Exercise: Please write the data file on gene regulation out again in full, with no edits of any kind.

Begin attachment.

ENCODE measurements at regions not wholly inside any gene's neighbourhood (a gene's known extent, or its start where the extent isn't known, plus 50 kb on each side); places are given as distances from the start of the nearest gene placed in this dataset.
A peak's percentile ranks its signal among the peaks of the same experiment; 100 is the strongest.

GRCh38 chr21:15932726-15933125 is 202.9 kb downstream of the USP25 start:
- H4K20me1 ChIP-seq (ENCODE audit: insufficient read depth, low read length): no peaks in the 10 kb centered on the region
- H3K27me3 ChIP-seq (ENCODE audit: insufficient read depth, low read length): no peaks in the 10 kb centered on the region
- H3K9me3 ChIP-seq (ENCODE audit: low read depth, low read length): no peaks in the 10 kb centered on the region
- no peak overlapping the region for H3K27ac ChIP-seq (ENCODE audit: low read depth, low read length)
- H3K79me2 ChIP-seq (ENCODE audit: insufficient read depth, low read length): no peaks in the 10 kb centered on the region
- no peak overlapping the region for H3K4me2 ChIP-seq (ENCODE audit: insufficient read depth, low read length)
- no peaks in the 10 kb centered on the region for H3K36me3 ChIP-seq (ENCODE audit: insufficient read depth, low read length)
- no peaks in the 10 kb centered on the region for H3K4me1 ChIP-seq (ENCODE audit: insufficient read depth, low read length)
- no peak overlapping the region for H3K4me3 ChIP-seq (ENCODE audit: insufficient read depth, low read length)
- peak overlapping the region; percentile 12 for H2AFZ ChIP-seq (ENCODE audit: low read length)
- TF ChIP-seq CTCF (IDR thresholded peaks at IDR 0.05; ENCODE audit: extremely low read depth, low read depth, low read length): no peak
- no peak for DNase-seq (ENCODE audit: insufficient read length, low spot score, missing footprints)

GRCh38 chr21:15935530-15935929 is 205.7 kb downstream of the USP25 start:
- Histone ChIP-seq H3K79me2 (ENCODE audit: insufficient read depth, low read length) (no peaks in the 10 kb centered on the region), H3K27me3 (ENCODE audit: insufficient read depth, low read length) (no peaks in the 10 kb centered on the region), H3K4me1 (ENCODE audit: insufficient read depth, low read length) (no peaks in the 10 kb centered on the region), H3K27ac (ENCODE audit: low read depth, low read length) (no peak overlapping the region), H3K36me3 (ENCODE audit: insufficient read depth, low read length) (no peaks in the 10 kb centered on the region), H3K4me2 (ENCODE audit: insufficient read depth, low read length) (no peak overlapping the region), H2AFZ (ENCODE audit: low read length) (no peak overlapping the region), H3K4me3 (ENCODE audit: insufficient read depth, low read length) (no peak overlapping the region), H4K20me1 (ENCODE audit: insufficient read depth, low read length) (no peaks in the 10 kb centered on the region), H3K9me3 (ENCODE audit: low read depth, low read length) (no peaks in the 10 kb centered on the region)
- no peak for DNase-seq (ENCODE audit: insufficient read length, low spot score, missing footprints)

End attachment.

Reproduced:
ENCODE measurements at regions not wholly inside any gene's neighbourhood (a gene's known extent, or its start where the extent isn't known, plus 50 kb on each side); places are given as distances from the start of the nearest gene placed in this dataset.
A peak's percentile ranks its signal among the peaks of the same experiment; 100 is the strongest.

GRCh38 chr21:15932726-15933125 is 202.9 kb downstream of the USP25 start:
- H4K20me1 ChIP-seq (ENCODE audit: insufficient read depth, low read length): no peaks in the 10 kb centered on the region
- H3K27me3 ChIP-seq (ENCODE audit: insufficient read depth, low read length): no peaks in the 10 kb centered on the region
- H3K9me3 ChIP-seq (ENCODE audit: low read depth, low read length): no peaks in the 10 kb centered on the region
- no peak overlapping the region for H3K27ac ChIP-seq (ENCODE audit: low read depth, low read length)
- H3K79me2 ChIP-seq (ENCODE audit: insufficient read depth, low read length): no peaks in the 10 kb centered on the region
- no peak overlapping the region for H3K4me2 ChIP-seq (ENCODE audit: insufficient read depth, low read length)
- no peaks in the 10 kb centered on the region for H3K36me3 ChIP-seq (ENCODE audit: insufficient read depth, low read length)
- no peaks in the 10 kb centered on the region for H3K4me1 ChIP-seq (ENCODE audit: insufficient read depth, low read length)
- no peak overlapping the region for H3K4me3 ChIP-seq (ENCODE audit: insufficient read depth, low read length)
- peak overlapping the region; percentile 12 for H2AFZ ChIP-seq (ENCODE audit: low read length)
- TF ChIP-seq CTCF (IDR thresholded peaks at IDR 0.05; ENCODE audit: extremely low read depth, low read depth, low read length): no peak
- no peak for DNase-seq (ENCODE audit: insufficient read length, low spot score, missing footprints)

GRCh38 chr21:15935530-15935929 is 205.7 kb downstream of the USP25 start:
- Histone ChIP-seq H3K79me2 (ENCODE audit: insufficient read depth, low read length) (no peaks in the 10 kb centered on the region), H3K27me3 (ENCODE audit: insufficient read depth, low read length) (no peaks in the 10 kb centered on the region), H3K4me1 (ENCODE audit: insufficient read depth, low read length) (no peaks in the 10 kb centered on the region), H3K27ac (ENCODE audit: low read depth, low read length) (no peak overlapping the region), H3K36me3 (ENCODE audit: insufficient read depth, low read length) (no peaks in the 10 kb centered on the region), H3K4me2 (ENCODE audit: insufficient read depth, low read length) (no peak overlapping the region), H2AFZ (ENCODE audit: low read length) (no peak overlapping the region), H3K4me3 (ENCODE audit: insufficient read depth, low read length) (no peak overlapping the region), H4K20me1 (ENCODE audit: insufficient read depth, low read length) (no peaks in the 10 kb centered on the region), H3K9me3 (ENCODE audit: low read depth, low read length) (no peaks in the 10 kb centered on the region)
- no peak for DNase-seq (ENCODE audit: insufficient read length, low spot score, missing footprints)